Osemome Ndebbio, a Nigerian author of children texts and stories, living in Alabama, United States writes about the duty of writers in portraying the black identity, right.
“The Bible is a book for men.”
“Why do you say so?”
“Well it only talks about men.”
I remember reading this somewhere. The writer stated that a little girl had made this statement.
Why would a little girl think that?
It is probably because she didn’t see any likeness to herself in the stories she’d heard or read in the bible.
As I reflected on what I had just read, I tried to think back to when I was a child. I read lots of bible-stories in bibles adapted for children. I attended my fair share of catechism and Sunday School classes. Okay, less than my fair share I admit. However, in all honesty, growing up you would not have been able to convince me that I was any different from Samson in the bible or from Superman in the movies and comic books.
Trust me, my brothers tried when we would role play and I would decide who I wanted to be. Then would come the battle of wills and wits as they tried to convince me that I could not be Superman or Batman or He Man, the master of the universe.
My simple question to them was ‘why?’
Puzzled as if wondering why I could not get it without asking, they would explain, or should I say remind me that I was a girl and that I had to choose another role.
Often, the only other roles on offer where the villains or damsel in distress. Sometimes for want of anything better to do, I would play those roles, but they were not how I saw myself.
I wanted to be who I wanted to be and that was the person who was visible. The person I could idealize or idolize whoever it happened to be at the time. I did not know it then, but I was resisting being invisible, not being seen, recognized, and acknowledged in the narratives I was being exposed to.
I wanted to be Superman. It was not about gender. It was not about race. It was not just because he was portrayed as strong, invincible and the epitome of everything to aspire to. It was because he was visible and often my only frame of reference. Everyone knew him.
Occasionally, someone sharing my likeness, would come along in a narrative but who would have wanted to be like that someone?
Why would I want to be someone who was not portrayed right? Someone only presented as needing to be saved, poor, helpless, pathetic, wretched, dirty, ignorant, villainous, a nonentity, a non-person…
An add-on, an afterthought, an item on a checklist to pass the mark of having met the benchmark of inclusivity.
I grew up with a friend who used to cry because she did not have non-brown eyes or long, silky smooth void of black hair like the girls in books and movies. She craved the alien experiences she read in books and regarded the ones she lived as inconsequential and disposable because they were invisible and undocumented as anything worthy of being written about or acted out.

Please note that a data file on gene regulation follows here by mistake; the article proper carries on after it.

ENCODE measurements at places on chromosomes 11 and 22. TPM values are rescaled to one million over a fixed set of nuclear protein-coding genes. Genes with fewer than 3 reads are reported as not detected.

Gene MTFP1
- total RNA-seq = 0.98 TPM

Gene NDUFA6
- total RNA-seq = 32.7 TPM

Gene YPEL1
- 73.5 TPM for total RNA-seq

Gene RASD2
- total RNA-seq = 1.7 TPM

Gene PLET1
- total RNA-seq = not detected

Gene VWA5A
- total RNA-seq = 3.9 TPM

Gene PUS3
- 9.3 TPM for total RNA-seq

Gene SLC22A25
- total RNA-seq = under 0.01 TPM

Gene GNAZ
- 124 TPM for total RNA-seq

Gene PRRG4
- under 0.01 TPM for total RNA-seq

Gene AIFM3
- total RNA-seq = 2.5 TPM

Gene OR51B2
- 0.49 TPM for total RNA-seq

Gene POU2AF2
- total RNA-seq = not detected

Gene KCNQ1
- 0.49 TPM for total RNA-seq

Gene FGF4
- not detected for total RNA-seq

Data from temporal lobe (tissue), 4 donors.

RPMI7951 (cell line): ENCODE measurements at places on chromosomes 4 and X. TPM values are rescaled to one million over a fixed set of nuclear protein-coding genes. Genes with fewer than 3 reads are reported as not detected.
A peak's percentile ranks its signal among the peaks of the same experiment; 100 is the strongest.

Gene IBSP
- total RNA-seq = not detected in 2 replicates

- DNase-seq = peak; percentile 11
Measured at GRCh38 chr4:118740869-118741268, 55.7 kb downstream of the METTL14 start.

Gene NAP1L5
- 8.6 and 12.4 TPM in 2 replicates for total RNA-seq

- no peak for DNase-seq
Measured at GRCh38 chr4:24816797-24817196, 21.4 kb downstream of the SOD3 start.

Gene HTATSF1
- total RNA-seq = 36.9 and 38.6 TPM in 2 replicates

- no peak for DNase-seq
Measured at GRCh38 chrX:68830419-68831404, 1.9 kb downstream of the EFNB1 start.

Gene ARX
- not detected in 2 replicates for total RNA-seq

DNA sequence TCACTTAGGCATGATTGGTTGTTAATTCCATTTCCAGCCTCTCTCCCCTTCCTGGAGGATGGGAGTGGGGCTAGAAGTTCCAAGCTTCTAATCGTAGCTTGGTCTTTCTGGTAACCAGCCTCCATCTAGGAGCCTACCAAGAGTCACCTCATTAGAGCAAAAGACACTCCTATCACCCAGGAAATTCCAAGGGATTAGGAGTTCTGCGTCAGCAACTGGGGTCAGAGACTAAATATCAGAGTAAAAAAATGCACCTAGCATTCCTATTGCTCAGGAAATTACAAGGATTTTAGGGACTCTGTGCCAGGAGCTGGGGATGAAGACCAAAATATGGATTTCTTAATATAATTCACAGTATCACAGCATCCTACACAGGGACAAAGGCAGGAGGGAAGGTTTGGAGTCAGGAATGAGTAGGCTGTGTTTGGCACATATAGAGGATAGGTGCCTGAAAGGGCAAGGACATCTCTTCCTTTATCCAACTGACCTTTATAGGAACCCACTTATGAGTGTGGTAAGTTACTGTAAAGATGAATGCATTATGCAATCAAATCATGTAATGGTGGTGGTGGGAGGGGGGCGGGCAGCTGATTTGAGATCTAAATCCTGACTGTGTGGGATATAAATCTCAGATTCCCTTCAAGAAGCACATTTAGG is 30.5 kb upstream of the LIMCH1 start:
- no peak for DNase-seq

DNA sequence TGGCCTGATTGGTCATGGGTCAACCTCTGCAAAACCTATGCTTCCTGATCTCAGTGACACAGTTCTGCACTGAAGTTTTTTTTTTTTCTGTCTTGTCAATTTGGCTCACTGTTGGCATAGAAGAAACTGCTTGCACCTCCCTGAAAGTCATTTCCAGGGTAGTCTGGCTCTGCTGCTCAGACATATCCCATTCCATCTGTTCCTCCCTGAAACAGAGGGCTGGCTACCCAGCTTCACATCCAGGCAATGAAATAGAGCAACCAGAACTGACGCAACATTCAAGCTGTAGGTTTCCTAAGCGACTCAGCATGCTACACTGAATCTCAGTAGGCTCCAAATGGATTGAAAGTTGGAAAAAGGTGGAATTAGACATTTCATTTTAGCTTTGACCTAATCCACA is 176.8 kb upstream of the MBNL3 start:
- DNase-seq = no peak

Until there came Nollywood.
Countless little girls want to be princesses. I will use the popular term. ‘Girls of color.’ My early childhood experiences ensured that I lived that term. But at home in my country Nigeria, I am not a woman of color. I am not a black woman. I am a woman. And then you can bring in my tribe but there are few less categories to fit into. However, on a global scale, ‘girls of color,’ considering that they do not see a lot of themselves in books wonder why they do not look like princesses. Some have nothing in their mind’s eye of what a princess like them would like.
Why is it important that as writers we change this?
When children expand their view of the world through the books they read, they adopt some of their core beliefs regarding their identity and value for themselves and others from these books. Narratives we are exposed to have the power and potential to positively shape and empower us or warp our mindsets and leave us feeling unworthy.
I have used and even sold some of the books that beginning readers read while learning to read. While these materials helped do the job, I could not help but want something more for beginning readers of color. I want them to see themselves in books as they learn to blend words together. I want them to see themselves in books created with them in mind and not with characters with their likeness or semblance added on for inclusivity’s sake.
Here comes Phonics Map. All the books (workbooks, early readers and picture books can be used by anyone) but the early readers and picture books depict settings and characters that reflect portions of our identity and heritage because we are no longer limited by our oral history. We have no excuse not to tell our stories. We have no excuse not to portray our likeness in the stories we tell.
Regarding the bible, the creator says we are created in his image and likeness. I can make the choice to trust in a divine motive regardless of what the narrative is.
But with other narratives one option is to continue wondering about its themes and bringing it under the scrutiny to ascertain if there be anything clandestine or not. The other is to in Toni Morrison’s words, ‘write the book I want to see.’ Here is to choosing the latter.
The Pee Bee Dee Muddle Fuddle – a picture book in the Phonics Map series launched on the 26th of September. It is about Zehi, a little girl who struggles with distinguishing between the letters: ‘p,’ ‘b,’ and ‘d,’ in words. Zehi’s resilience teaches kids to never give up. It is suitable for children learning the alphabet, learning to read, kids with learning challenges and dyslexia.
The book is available in ebook and paperback formats on Amazon.
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